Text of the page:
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Chinese Vegan Rock Musician Denied Visa by Germany

Chinese vegan rocker Xie Zheng was invited to play and speak at the International Vegetarian Union’s World Vegetarian Congress, which begins in Dresden today. Xie is also an officer of the Chinese Vegetarian Union and founder of the vegan advocacy group "Don’t Eat Friends." He was to be the only Chinese delegate at the World Congress.

Unfortunately, the German embassy in Beijing denied him a visa. Vegan Social Club (in Beijing) co-founder Chris Barden immediately implemented a letter-writing campaign to German Ambassador Dr. Michael Schaefer to reconsider, but alas, Schaefer chose not to change his decision (use the "kontakt per e-mail" button if you wish to send a message).

In his blog, Chris writes:

[H]ow often do idealistic young Chinese vegetarians get invited to Dresden by hundred-year-old European institutions to meet “the world”, play music and exchange ideas on peace? How often do Chinese individuals get portrayed positively in the European press? How often do European media have the chance to report positive, accurate stories about progressive areas like vegetarianism, non-violence and animal advocacy in China?

Let me make a wild guess: Not as often as a sort of faceless, impersonal “China” gets portrayed negatively and (almost always) inaccurately for a very narrow range of stereotypical “bad news” items.

And yet, when a real live Chinese idealist of impeccable ethics is invited by a venerable, century-old European institution, you’re not interested in enabling the world to hear that “good news” story.

As we here in the US know very well, there is never a shortage of stories about China (though I wouldn’t say Chinese individuals) regarding human rights, animal rights or the environment, that make boycotting China a fairly easy decision for most people.

However, just as we talk about the importance of individual animals, we should acknowledge that the individuals in China, such as Scarlett Zhang, founder of Beijing Cat, who rescues and rehomes stray cats in Beijing, don’t all represent the policies of the government and don’t all have the wonton disregard for animal life that our news stories about China (particularly from animal advocacy organizations) depict.

I don’t understand why Xie Zheng was denied a visa, and I’m going to write to the ambassador and simply ask him about his decision-making process. I’ll let you know if I get a reply.

And now for the $64,000 question, the answer to which might be that it’s some kind of inside joke, but: What’s with the superheroes?


2 Comments Post a comment
  1. Thanks for posting this, Mary.

    Like many people who've spent some time in China, I'm anxious to let the world know how many truly compassionate, creative, effective, animal-friendly people there are here.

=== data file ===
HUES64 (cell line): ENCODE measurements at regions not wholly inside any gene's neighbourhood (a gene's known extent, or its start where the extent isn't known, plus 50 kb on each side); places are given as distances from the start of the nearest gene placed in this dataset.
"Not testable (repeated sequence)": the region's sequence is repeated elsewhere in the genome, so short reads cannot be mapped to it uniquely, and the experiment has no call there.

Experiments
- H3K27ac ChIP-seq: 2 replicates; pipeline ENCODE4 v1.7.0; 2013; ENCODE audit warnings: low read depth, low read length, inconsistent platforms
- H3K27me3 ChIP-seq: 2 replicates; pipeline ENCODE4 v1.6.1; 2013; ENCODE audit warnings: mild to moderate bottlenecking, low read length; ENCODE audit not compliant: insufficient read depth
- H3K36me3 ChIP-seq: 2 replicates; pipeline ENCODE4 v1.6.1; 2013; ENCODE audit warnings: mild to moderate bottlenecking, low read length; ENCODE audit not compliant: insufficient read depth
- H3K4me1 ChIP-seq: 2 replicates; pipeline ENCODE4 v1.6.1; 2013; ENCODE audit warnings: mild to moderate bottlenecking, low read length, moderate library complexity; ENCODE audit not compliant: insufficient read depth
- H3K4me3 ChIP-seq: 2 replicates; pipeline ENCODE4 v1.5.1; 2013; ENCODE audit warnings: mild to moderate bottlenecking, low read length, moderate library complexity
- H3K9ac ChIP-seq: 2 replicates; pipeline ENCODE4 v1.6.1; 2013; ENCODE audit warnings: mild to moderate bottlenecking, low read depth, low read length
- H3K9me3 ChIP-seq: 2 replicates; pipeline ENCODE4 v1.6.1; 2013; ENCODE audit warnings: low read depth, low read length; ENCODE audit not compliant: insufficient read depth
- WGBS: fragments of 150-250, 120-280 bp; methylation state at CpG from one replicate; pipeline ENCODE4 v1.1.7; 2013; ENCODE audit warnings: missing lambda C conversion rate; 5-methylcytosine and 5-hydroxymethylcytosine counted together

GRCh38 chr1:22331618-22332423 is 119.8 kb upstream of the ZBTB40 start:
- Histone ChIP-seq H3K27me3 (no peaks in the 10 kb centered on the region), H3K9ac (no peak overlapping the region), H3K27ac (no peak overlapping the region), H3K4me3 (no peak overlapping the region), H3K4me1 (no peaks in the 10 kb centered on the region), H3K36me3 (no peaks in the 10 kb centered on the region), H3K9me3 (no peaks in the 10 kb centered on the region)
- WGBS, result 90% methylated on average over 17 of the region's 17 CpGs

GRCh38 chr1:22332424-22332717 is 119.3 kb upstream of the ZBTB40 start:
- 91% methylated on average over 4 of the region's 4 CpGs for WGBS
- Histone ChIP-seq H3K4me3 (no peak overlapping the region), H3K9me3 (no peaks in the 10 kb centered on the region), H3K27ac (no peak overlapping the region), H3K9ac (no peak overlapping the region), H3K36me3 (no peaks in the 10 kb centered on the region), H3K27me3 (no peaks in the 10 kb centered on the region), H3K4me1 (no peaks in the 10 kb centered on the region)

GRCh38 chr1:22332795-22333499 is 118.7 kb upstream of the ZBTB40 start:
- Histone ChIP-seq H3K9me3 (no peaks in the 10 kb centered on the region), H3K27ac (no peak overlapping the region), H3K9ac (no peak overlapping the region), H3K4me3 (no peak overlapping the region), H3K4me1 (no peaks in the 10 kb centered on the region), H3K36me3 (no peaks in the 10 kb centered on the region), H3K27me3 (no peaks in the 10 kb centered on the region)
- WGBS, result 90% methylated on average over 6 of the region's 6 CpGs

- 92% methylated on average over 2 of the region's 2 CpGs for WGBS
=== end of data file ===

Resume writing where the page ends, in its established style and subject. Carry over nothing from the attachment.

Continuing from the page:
But the information flow between China and everywhere else is clogged enough already, such that many of these voices aren't ever heard, thus creating fertile soil for the continued sales of inaccurate stereotypes in the Western media — which get recklessly amplified.

    The World Congress in Dresden seemed like a dream-come-true for vegans in China to build important lines of communication.

    Xie Zheng is a bit like Johnny Appleseed. Instead of planting apple trees, Xie travels around the country — with his band Giant Beanstalk — and does consciousness-raising concerts about veganism and animal protection issues. Importantly, Xie and his band convey to young people that compassion is hip, and that it's cool to give a damn about animals.
    He is as much an educator as a musician.

    The German Embassy's decision is baffling.

    Also, Xie was impeccably honest in his application for his visa. He didn't overstate his financial status or lie about his position. He assumed — as did many of us — that it shouldn't be too hard to get a visa when a well-known figure in a highly respected community here gets invited to a big globally significant event by a venerable institution with a hundred years of history.

    In our appeal last week, I sent the Embassy a faxed letter (which they received and acknowledged) that not only have supporting letters from Jill Robinson and Jonathan Balcombe, but clarified the importance of Xie's attendance at this event for both China and the world, and spelled it out clearly that in rejecting his visa, they were essentially shutting out China itself from the Congress.

    I wonder how often invitations from IVU World Congresses have been used as springboards for illegal immigration?

    I'm sure if it happened, the New York Times would be the first to report on it, like they do with any other negative thing a vegan commits anywhere else on the planet. (The headline might be: "Vegan Overstays Visa: Scientists Say Cruelty-Free Diet Possibly to Blame for Lapse of Lawfulness.")

    July 28, 2008
  2. That is so strange. They refuse even musicians.

    June 20, 2010

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